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How to create custom software solutions for the Phenom desktop SEM

By Wouter Arts - Apr 12, 2018

In many cases, the Phenom SEM is used in industrial and academical applications that require repetitive work, such as acquiring a set of images at pre-set locations. In other cases, it is necessary to scan the entire surface of a sample to find a single particle and record its location and dimensions. This kind of workflow can be automated to increase not only throughput but also efficiency and accuracy. Furthermore, because automated scripts always follow the exact same procedure, the results become more repeatable, and the subjective human interpretation is removed.

In this, and many other cases, the Phenom Programming Interface (PPI) can be used to automate this work. In this blog we explain what PPI is and how it can be used to integrate the Phenom SEM into your workflow.

 

In many cases, the Phenom SEM is used in industrial and academical applications that require repetitive work, such as acquiring a set of images at pre-set locations. In other cases, it is necessary to scan the entire surface of a sample to find a single particle and record its location and dimensions. This kind of workflow can be automated to increase not only throughput but also efficiency and accuracy. Furthermore, because automated scripts always follow the exact same procedure, the results become more repeatable, and the subjective human interpretation is removed.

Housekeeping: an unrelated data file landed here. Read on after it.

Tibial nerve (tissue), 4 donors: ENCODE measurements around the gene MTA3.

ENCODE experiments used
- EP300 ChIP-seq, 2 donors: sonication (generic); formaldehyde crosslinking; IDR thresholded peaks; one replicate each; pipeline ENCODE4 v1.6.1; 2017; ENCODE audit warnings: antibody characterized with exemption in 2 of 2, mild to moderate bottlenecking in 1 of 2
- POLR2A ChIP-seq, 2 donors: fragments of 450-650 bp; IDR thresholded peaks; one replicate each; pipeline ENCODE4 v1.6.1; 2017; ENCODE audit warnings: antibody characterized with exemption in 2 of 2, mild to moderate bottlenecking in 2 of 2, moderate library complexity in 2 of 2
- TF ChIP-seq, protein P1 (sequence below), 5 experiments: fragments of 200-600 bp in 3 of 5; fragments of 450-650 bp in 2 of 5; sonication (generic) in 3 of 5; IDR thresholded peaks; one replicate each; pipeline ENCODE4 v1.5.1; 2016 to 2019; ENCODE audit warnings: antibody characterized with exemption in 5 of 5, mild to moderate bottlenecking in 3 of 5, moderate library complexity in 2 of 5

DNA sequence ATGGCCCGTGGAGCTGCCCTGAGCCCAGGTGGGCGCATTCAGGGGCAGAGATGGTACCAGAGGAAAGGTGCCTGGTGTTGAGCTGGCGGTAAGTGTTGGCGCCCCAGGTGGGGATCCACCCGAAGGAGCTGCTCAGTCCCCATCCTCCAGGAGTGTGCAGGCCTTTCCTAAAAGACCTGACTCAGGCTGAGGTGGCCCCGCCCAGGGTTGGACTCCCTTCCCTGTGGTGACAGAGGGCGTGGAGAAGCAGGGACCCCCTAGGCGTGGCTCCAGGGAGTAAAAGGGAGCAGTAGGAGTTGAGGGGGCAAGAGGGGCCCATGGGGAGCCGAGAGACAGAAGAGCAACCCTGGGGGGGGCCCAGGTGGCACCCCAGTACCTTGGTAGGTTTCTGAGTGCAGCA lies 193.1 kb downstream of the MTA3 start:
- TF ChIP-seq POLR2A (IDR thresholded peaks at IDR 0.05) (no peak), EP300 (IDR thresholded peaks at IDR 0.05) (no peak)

In this, and many other cases, the Phenom Programming Interface (PPI) can be used to automate this work. In this blog we explain what PPI is and how it can be used to integrate the Phenom SEM into your workflow.

 

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How SEM helps perform automated quality control on phosphate coatings

By Marijke Scotuzzi - Mar 16, 2018

We are surrounded by products that, for either decorative or functional purposes, are covered with coatings; from paintings and lacquers, to adhesive or protective coatings, optical, catalytic or insulating coatings. Of all these coatings, conversion phosphate coatings play an important role, especially in the automotive industry: they are used for corrosion resistance and lubricity. Since these coatings are used for critical parts, the coating process must undergo thorough quality checks. These checks consist of the analysis of the morphology of the coating as well as the percentage of coverage. In this blog, we describe and analyze how automated tools combined with SEMs can be helpful in quality checking phosphate coatings.

We are surrounded by products that, for either decorative or functional purposes, are covered with coatings; from paintings and lacquers, to adhesive or protective coatings, optical, catalytic or insulating coatings. Of all these coatings, conversion phosphate coatings play an important role, especially in the automotive industry: they are used for corrosion resistance and lubricity. Since these coatings are used for critical parts, the coating process must undergo thorough quality checks. These checks consist of the analysis of the morphology of the coating as well as the percentage of coverage. In this blog, we describe and analyze how automated tools combined with SEMs can be helpful in quality checking phosphate coatings.